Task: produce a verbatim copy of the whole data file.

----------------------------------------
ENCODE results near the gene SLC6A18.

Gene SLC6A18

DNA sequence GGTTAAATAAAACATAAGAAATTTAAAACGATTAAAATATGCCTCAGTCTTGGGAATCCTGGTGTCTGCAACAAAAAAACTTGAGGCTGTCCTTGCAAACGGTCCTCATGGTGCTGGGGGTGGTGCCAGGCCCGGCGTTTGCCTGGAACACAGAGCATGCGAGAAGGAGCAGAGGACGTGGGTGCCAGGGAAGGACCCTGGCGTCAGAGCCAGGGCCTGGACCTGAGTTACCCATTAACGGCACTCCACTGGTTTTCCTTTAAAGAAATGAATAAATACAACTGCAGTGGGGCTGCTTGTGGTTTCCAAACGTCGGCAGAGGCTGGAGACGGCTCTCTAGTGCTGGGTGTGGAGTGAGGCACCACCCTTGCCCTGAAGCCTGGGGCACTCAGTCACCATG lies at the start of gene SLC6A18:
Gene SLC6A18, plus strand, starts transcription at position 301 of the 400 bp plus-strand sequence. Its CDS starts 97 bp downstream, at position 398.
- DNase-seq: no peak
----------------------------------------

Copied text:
ENCODE results near the gene SLC6A18.

Gene SLC6A18

DNA sequence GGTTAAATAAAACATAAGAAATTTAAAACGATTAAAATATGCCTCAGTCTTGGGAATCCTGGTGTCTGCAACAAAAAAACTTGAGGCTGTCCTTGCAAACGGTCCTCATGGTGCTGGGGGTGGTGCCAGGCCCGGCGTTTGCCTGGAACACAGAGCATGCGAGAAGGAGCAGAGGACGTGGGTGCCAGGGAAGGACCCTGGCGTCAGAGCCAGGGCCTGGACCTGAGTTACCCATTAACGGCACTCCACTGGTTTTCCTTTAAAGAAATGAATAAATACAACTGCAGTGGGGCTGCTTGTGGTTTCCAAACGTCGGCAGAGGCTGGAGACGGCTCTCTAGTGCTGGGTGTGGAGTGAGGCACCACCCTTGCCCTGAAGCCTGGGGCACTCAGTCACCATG lies at the start of gene SLC6A18:
Gene SLC6A18, plus strand, starts transcription at position 301 of the 400 bp plus-strand sequence. Its CDS starts 97 bp downstream, at position 398.
- DNase-seq: no peak